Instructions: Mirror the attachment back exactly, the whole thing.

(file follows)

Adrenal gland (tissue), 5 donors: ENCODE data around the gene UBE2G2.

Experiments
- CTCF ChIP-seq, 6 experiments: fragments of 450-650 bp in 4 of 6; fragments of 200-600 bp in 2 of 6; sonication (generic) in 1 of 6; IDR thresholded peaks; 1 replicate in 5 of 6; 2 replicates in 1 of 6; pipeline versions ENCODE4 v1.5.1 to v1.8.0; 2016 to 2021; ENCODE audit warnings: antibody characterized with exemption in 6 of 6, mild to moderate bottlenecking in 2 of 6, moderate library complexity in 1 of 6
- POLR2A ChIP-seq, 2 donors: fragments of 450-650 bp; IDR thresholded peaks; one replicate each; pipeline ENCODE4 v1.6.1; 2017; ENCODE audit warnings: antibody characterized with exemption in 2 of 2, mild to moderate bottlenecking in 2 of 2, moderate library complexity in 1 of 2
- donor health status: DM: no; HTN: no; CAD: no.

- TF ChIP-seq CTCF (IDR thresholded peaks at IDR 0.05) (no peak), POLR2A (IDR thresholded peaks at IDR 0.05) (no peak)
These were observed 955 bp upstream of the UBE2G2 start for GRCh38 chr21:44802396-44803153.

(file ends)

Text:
Adrenal gland (tissue), 5 donors: ENCODE data around the gene UBE2G2.

Experiments
- CTCF ChIP-seq, 6 experiments: fragments of 450-650 bp in 4 of 6; fragments of 200-600 bp in 2 of 6; sonication (generic) in 1 of 6; IDR thresholded peaks; 1 replicate in 5 of 6; 2 replicates in 1 of 6; pipeline versions ENCODE4 v1.5.1 to v1.8.0; 2016 to 2021; ENCODE audit warnings: antibody characterized with exemption in 6 of 6, mild to moderate bottlenecking in 2 of 6, moderate library complexity in 1 of 6
- POLR2A ChIP-seq, 2 donors: fragments of 450-650 bp; IDR thresholded peaks; one replicate each; pipeline ENCODE4 v1.6.1; 2017; ENCODE audit warnings: antibody characterized with exemption in 2 of 2, mild to moderate bottlenecking in 2 of 2, moderate library complexity in 1 of 2
- donor health status: DM: no; HTN: no; CAD: no.

- TF ChIP-seq CTCF (IDR thresholded peaks at IDR 0.05) (no peak), POLR2A (IDR thresholded peaks at IDR 0.05) (no peak)
These were observed 955 bp upstream of the UBE2G2 start for GRCh38 chr21:44802396-44803153.